Everyone loves the underdog.
And last summer, a sixth round draft choice from unheralded Florida Atlantic drove a 1991 Mazda 626 Boca Raton, in hopes of making the Washington Redskins. Not only would the driver of the car earn a roster spot, but when the 2012 season was done, running back Alfred Morris finished as the league’s third best rusher, and set a franchise record for rushing yards in a season.
Further, Morris’ amazing rise was made all the more heartwarming by Morris himself. Always smiling, always polite, always telling everyone how happy he was just to have an opportunity, Morris displayed the combination of impressive performance, minus any of the pretense one might expect. In fact, on one occasion, Morris stunned the assembled media by apologizing to them for arriving one minute late to a press conference.
Yes, we couldn’t get enough of Morris during his rookie season, and all indications are the love affair between the humble, unassuming running back and Redskin fans will continue. But for all Morris’ modesty, friendliness and production, I have a wish for year two and beyond: I’d like to see less of Alfred Morris.
Specifically, Morris needs to carry the ball less. No, I’m not advocating moving Morris to the bench, or replacing him with someone else. However, I am advocating lightening his work load.
See, last season Morris reached a pretty lofty plateau for running backs in carrying the ball 300 or more times (335, in fact). Historically, 300 carries is a benchmark of both durability and accomplishment, as you need to be productive enough for your team to hand you the ball 300 times, and durable enough to take the pounding. And without rehashing piles of statistical data, running backs such as Chris Johnson, Rashard Mendenhall and Ryan Grant in recent years, indicate the toll 300 plus carries takes on running backs. While the Redskins probably got away with it during Morris’ rookie season, asking for another 300 carry season is probably not fair.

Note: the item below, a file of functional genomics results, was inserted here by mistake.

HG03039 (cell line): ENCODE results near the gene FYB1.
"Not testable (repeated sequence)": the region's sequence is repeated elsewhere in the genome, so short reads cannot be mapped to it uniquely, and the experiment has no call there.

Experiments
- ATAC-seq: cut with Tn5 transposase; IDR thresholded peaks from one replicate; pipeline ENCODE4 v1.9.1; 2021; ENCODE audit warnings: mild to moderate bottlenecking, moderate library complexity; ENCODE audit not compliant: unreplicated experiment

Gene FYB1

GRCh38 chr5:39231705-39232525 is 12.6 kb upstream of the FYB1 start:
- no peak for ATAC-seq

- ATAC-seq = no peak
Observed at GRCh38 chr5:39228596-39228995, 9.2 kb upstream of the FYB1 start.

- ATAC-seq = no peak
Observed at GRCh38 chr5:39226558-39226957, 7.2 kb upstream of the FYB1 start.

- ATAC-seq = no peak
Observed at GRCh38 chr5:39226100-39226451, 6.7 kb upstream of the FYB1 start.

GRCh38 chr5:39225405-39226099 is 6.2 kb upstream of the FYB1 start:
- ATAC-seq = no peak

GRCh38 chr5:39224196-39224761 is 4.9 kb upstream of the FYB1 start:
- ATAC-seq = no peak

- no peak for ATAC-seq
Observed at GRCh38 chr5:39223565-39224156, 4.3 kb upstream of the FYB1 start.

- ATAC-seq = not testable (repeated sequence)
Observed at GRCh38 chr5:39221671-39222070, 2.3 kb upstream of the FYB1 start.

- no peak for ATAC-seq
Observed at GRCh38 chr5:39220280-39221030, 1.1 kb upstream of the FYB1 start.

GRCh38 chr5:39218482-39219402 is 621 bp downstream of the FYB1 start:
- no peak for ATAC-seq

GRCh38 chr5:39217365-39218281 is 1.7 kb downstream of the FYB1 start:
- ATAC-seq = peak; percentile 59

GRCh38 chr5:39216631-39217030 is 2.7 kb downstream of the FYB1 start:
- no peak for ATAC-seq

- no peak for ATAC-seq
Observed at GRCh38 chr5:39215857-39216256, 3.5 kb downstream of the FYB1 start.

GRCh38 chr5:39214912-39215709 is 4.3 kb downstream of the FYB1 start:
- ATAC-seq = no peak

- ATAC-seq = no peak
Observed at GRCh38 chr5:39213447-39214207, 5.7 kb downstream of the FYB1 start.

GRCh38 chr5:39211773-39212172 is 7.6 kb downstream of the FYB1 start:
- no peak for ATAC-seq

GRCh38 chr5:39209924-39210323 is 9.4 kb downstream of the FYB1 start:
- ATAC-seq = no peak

Rather, the Redksins need someone to emerge not to replace Morris, but capable enough to spell him, and keep his carry tally at a reasonable level.
Of course, another layer to this matter was the guy who essentially did spell Morris in the running game, quarterback Robert Griffin III. Griffin was second on the team with 118 carries, and with Morris combined for 89 percent of the Redskins total rushing yards.
With the concern over Griffin’s health well-documented, after he tore knee ligaments in the playoff game versus Seattle, the Redskins don’t want him being the guy spelling Morris.
The long and short of it is, someone has to emerge. Whether that guy is Evan Royster, who featured last season in short yardage, third year back Roy Helu or one of the 2013 draftees Juwan Jamison or Chris Thompson, it doesn’t really matter. The Redskins need better production from a second running back. Morris, and for that matter Griffin, are counting on it.